Most of us who try to drink at least half of the required daily intake of water are guilty of sipping it from a plastic water bottle here and there.
And most of us (again, guilty) who have ever brought one into a reusable, BPA-free water bottle-filled yoga class have probably experienced the looks of disapproval in doing so (and learned never to do so again).
Well, those dirty-look giving yogis aren’t just being pretentious: a plastic water bottle can take up to 1000 years to decompose. You read that correctly. And we go through a lot of water bottles. Americans alone drink approximately 50 billion plastic bottles of water in a single year before tossing them into recycling bins without a care in the world.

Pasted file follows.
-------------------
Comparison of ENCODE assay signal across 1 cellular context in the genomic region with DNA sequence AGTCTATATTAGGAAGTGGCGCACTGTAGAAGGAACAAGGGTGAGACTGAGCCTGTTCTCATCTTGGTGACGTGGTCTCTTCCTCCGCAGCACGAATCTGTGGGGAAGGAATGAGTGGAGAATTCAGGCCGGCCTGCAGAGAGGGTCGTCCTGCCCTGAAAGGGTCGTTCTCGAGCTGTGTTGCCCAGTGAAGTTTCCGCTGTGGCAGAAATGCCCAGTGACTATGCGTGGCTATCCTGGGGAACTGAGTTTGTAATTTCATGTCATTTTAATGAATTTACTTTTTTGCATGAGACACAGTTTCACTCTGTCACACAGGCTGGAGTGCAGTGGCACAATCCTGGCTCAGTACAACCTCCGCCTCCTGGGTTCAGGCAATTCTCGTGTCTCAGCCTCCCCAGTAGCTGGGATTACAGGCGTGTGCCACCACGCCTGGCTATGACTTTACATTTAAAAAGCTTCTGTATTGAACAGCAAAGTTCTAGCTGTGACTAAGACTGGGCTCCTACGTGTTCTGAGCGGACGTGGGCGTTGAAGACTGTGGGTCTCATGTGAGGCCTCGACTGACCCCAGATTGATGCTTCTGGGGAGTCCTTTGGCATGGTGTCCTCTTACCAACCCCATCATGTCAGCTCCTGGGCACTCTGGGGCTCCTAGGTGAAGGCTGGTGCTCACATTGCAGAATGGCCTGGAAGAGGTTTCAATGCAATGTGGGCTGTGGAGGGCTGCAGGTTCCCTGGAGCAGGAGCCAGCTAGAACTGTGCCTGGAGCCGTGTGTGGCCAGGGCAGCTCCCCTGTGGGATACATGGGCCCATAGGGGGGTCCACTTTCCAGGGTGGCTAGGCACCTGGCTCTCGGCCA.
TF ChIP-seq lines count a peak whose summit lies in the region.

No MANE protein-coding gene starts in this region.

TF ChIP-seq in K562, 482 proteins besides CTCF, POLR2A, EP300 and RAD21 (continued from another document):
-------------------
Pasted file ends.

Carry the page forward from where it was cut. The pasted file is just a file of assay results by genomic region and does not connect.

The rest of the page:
Clearly, something needs to be done before we end up living in a heap of garbage (no matter how well hydrated we may be).
That’s why Icelandic student and product designer Ari Jónsson has a forward-thinking solution to prevent this from happening. He has made a water bottle from algal, a product of algae. One hundred per cent natural, and 100 per cent biodegradable, the water bottle keeps its shape until it’s empty, then begins to decompose right in front of your eyes (literally). Apparently, drinkers can even chew on the bottle if they enjoy the taste, according to Jónsson (to each their own, right?)
To create the algae-based water bottle, Jónsson mixed powdered agar with water to create a mixture with a jelly-like consistency. He heated it before pouring it into a cold mold, which was then swirled inside a container of ice water until the agar formed a bottle (pretty genius, right?). After just a few minutes of refrigeration, the bottle was ready for use.
Jónsson exhibited his product during this year’s Reykjavik design festival, DesignMarch.